Why China's bank squeeze is good for ChinaJune 26, 2013: 10:57 AM ET
Slowing growth of the world's second-largest economy might put it on the right path.
FORTUNE – China's cash shortage has roiled markets over the past few weeks, as investors fear a liquidity squeeze across the nation's banks could further hurt growth in the world's second-largest economy.
While that might likely happen, the credit crunch is actually a good thing for China and the rest of the world.
China's banking system is opaque, if not deeply troubled. Over the years a shadow industry has quickly risen: Banks borrow from each other at low rates, then lend to a mishmash of trust companies, insurance firms, leasing companies and other informal lenders, which in turn, make riskier loans to others.
The fear among some analysts is that such a system masks whatever risky and bad loans made -- a problem that could put banks out of business and, worst case, possibly trigger another financial crisis nobody in the world wants to relive.
But the party of easy money may be over -- at least if you believe the Chinese government. On Monday, the People's Bank of China, the central bank, publicly announced that the country's banks needed to be more prudent; the easy lending and speculation it helped propel for years needed to end.
Banks were warned a week earlier, which panicked markets and led to a sharp selloff in stocks worldwide. China's banks have been squeezed, and the shortage of cash sent lending rates at which banks borrow from each other way up.
The cash crunch could certainly do some serious damage: It could cause some smaller banks to go under, although most economists don't think the problem carries huge systemic risks.
A cash shortage could also further slow China's economy. But don't panic, Wall Street! A slower growing China may not necessarily be a bad thing. In fact, it likely signals that China's authorities are finally putting the economy on the right path.
For the past two decades, China has seen extraordinary growth. Unlike the U.S.and other industrialized countries, China's economy has largely been driven by manufacturing and heavy spending in big infrastructure projects such as roads, bridges, and the like. And unlike the U.S, where consumption makes up more than 70% of the economy, Chinese consumers don't spend nearly as much. More than that, they don't buy the bulk of what the country produces; it's sold to the rest of the world by way of exports.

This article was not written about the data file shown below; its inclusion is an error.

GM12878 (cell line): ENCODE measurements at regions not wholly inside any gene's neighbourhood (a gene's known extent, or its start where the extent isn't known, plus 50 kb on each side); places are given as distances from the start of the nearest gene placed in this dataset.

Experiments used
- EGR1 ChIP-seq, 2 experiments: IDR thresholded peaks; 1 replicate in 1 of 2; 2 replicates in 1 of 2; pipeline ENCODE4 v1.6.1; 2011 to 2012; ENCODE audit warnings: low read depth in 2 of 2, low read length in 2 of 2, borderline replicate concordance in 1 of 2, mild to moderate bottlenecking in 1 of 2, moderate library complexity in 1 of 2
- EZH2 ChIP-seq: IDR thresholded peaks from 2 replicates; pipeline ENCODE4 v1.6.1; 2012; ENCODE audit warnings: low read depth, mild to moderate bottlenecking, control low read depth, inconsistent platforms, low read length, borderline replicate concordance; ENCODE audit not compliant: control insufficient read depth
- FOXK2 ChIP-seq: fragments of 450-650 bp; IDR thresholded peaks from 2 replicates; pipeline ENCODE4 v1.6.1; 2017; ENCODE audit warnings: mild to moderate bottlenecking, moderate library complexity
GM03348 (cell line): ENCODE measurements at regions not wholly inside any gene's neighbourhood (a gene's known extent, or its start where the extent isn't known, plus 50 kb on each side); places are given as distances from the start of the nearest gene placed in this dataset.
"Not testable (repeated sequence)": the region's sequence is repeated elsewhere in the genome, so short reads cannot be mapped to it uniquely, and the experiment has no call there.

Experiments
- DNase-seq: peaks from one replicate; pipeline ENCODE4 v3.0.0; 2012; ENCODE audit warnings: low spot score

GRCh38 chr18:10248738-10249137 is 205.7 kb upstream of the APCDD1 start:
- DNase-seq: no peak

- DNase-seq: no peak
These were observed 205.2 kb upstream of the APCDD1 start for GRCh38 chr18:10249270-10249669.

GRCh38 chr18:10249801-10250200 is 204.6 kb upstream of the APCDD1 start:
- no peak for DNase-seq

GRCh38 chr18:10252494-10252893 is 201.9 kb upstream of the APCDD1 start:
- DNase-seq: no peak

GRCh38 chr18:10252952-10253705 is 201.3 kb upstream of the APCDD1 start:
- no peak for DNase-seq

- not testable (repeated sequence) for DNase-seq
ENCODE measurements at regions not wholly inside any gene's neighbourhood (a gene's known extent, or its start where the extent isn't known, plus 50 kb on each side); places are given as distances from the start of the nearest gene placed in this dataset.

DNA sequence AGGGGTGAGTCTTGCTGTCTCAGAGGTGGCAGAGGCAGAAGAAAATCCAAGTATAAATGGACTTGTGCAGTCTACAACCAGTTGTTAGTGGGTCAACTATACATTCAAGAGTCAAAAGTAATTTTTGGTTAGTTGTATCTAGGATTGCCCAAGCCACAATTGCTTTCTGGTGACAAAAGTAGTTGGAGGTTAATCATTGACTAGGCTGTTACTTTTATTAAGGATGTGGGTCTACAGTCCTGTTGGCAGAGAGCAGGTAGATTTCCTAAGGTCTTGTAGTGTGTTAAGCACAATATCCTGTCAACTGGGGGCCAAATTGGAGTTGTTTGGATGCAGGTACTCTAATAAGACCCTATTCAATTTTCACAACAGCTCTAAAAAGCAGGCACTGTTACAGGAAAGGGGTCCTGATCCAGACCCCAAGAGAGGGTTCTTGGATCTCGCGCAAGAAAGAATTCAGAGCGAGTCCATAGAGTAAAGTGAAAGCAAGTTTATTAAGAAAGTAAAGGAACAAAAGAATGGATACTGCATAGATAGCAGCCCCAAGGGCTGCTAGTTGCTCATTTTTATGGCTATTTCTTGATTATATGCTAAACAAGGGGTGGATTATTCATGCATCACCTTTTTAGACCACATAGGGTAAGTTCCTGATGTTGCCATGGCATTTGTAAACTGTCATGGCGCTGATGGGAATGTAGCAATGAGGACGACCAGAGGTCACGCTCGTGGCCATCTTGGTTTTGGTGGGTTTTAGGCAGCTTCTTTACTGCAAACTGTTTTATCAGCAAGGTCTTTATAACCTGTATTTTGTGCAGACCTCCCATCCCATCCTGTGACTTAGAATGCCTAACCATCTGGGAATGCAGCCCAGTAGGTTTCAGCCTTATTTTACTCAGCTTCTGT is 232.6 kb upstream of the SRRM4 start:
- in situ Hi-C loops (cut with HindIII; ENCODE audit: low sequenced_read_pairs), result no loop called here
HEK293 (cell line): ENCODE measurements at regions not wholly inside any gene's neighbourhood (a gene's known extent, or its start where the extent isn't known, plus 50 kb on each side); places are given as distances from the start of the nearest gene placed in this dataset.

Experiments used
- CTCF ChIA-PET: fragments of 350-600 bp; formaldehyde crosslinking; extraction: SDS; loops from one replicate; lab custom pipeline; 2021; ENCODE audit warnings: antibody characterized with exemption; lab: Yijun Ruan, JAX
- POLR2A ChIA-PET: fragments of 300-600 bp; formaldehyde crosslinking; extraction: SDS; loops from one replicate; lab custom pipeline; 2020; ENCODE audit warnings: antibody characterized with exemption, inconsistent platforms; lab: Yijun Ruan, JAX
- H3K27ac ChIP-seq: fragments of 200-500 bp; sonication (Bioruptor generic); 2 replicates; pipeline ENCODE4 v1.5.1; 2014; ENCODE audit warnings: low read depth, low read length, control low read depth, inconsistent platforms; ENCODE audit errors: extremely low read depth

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China is trying to change the way it grows; it can't continue for a host of reasons, including huge pollution problems. This is bad news for companies like China-based Sany Heavy Industry and Peoria, Ill.-based Caterpillar (CAT) that have banked on the exploding growth of China's construction industry. And while news that China's central bank will narrow its money spigot has caused markets to react, the move ties to the country's broader plans to rebalance growth so that it's driven more by U.S.-style consumption and less on manufacturing and construction.
That will surely slow down the Chinese economy -- a welcomed development if you ask experts like Stephen Roach, a Yale University fellow and former chief economist at Morgan Stanley Asia.
So long as China rebalances its economy, it can still create enough jobs and reduce poverty with slower growth, Roach wrote recently in Project Syndicate.
That's because China's old model relied heavily on manufacturing and construction, which needed many more machines than people and didn't produce nearly as many jobs as a more service-oriented economy. It's the difference between -- say, an advertising agency that depend on the creative minds of workers vs. a manufacturing plant that count on the speed of machines. Roach offers an interesting statistic: China's services sector requires about 35% more jobs per unit of GDP than do manufacturing and construction.
Achieving this is tricky. And that's partly why we always hear Wall Street ask if China is in for a "soft" or "hard landing." China needs to find a delicate balance between implementing reforms while avoiding financial turmoil.
Even if markets reacted, Roach says the message delivered by China's central bank is ultimately positive: "It's painful short-term because it puts a lot of pressure on financial institutions, but it's a visible sign of a government that is really determined to change the course of unsustainable growth."
On Tuesday, China's central bank soothed jittery markets, saying that it would guide interbank interest rates to reasonable levels. It's unclear what those rates might look like, but the remarks seemed to have calmed investors. The overnight lending rate fell to 5.8% from 6.6% Monday. Before June rates were lower -- at around 2% to 3%.
As China continues to make changes, we'll probably see volatile spurts again. But know it likely has more to do with good news than bad.